• Question 4

Is the following statement true or false?

 

The faster your heart rate drops after exercise the healthier your heart is.  

CORRECT ANSWER
true
EDDIE SAYS
The statement is true: the faster your heart returns to it's normal rate after it has been beating faster during exercise, the healthier it is. It's worth remembering this and factoring it into your fitness regime.
  • Question 5

Your body requires a steady supply of energy just to do its basic set of operations.  In order to calculate this basic energy requirement in a day, we know that each kg of body mass needs a certain amount of energy.

 

What is the number of KJ of energy needed by each of your kg?

CORRECT ANSWER
5.47
EDDIE SAYS
For each kg of your body mass you're going to need 5.47KJ of energy every hour. To find the daily need you simply multiply that by 24.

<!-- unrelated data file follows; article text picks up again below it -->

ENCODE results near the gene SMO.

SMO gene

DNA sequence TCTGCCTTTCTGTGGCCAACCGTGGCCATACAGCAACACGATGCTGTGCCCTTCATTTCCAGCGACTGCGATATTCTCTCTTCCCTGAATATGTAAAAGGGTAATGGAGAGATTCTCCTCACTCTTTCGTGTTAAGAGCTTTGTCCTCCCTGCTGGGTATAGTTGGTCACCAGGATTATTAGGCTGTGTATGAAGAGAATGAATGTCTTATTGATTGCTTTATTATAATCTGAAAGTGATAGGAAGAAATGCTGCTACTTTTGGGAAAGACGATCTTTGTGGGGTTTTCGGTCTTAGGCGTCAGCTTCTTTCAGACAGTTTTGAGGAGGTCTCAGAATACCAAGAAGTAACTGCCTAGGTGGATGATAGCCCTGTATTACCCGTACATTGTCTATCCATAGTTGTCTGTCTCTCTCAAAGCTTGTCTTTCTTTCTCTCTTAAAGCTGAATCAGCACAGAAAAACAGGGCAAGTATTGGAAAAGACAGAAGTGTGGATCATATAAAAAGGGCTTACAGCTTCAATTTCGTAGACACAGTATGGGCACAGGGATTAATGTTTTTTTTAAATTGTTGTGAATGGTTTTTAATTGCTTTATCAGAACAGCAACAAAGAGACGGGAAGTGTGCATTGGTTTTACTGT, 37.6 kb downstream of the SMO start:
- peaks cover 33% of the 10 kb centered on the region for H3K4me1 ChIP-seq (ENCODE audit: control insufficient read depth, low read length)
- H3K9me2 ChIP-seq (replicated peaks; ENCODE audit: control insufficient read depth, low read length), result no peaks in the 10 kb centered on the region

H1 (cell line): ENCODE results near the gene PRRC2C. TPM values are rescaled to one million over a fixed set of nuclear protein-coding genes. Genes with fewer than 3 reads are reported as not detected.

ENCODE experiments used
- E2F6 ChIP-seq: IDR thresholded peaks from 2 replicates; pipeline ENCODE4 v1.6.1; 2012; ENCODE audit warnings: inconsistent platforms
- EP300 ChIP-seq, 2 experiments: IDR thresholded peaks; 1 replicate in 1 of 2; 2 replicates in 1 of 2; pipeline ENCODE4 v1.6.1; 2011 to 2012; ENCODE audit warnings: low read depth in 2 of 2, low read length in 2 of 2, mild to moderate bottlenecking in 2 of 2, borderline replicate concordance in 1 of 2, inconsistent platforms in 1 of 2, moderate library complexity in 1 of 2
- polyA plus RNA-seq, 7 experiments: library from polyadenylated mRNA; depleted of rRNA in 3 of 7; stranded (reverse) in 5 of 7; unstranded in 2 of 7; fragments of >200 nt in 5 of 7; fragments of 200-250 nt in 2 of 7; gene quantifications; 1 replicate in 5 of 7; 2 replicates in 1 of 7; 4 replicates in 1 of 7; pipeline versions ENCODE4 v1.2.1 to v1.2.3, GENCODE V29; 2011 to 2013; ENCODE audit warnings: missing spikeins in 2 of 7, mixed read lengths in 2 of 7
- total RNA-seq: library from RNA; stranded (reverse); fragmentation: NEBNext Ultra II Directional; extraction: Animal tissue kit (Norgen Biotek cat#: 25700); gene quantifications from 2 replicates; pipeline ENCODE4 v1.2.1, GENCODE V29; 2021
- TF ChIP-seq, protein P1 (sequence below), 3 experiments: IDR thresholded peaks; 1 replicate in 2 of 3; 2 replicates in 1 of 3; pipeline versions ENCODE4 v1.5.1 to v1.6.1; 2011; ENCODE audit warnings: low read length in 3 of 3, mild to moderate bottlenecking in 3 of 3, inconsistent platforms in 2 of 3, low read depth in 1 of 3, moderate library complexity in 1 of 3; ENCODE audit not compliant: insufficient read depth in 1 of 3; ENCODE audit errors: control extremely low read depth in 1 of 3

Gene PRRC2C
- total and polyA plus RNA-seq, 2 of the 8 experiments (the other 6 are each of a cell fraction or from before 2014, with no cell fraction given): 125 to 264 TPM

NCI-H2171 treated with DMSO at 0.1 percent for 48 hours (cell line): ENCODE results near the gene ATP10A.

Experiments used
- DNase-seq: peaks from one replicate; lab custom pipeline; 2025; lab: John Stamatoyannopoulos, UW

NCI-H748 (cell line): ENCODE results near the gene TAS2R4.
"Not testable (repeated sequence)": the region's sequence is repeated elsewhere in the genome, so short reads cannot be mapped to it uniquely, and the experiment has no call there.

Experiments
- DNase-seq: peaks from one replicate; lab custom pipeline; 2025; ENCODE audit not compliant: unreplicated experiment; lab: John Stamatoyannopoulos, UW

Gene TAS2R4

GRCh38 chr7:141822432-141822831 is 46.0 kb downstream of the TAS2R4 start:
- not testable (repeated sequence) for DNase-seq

• Question 6

Remembering that that is the calculation of your energy requirement for your basic metabolic rate, choose TWO major factors from the list that will increase the energy requirement of your body.

CORRECT ANSWER
weight
activity
EDDIE SAYS
To be honest, all of the above will have some impact on a person's energy needs, but the major factors that change the demand are weight and activity. Heavier people require more energy and doing activity of any sort, even something like walking, also increases the requirement. When it's colder you need more energy to stay warm, but the main factors are activity and weight.